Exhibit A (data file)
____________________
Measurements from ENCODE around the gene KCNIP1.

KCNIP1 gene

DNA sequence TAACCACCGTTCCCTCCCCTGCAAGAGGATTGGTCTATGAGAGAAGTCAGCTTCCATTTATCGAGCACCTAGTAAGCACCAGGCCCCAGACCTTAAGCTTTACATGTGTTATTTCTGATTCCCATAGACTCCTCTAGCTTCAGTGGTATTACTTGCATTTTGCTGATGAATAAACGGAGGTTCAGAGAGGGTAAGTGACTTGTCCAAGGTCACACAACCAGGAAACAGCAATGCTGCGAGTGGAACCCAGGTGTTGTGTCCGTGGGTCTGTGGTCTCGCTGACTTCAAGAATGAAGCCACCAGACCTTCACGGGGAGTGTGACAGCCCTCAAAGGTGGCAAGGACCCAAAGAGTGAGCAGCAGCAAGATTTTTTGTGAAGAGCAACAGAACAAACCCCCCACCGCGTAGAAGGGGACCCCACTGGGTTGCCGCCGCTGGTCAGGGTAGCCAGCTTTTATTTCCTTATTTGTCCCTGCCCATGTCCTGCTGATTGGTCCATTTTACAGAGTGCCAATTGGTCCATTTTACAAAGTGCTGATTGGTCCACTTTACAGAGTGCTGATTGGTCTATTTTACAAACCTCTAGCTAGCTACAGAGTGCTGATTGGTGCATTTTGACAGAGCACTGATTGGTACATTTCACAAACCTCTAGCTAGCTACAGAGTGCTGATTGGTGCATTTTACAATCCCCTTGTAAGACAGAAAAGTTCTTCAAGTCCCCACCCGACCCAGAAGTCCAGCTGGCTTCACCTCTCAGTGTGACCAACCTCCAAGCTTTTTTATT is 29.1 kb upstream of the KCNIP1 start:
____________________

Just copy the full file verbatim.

Measurements from ENCODE around the gene KCNIP1.

KCNIP1 gene

DNA sequence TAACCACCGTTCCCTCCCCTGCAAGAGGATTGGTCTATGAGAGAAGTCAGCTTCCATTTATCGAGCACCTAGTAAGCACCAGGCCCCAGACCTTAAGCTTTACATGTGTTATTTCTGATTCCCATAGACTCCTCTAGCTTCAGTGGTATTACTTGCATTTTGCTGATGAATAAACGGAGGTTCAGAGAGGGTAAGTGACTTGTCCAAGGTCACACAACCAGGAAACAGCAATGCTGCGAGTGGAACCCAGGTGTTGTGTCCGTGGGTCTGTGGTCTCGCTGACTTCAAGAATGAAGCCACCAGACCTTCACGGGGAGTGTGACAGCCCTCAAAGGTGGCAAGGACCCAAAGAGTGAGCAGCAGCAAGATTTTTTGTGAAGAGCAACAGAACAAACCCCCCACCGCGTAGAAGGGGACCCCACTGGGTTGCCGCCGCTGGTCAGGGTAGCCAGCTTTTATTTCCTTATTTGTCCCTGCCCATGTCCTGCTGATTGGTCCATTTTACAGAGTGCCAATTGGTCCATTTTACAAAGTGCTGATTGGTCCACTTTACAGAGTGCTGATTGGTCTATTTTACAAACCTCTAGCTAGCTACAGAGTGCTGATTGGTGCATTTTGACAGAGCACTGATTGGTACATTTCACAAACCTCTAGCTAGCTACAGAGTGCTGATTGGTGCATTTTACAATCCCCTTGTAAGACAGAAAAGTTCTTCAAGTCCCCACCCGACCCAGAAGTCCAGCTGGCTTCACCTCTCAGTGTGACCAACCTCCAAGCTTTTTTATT is 29.1 kb upstream of the KCNIP1 start: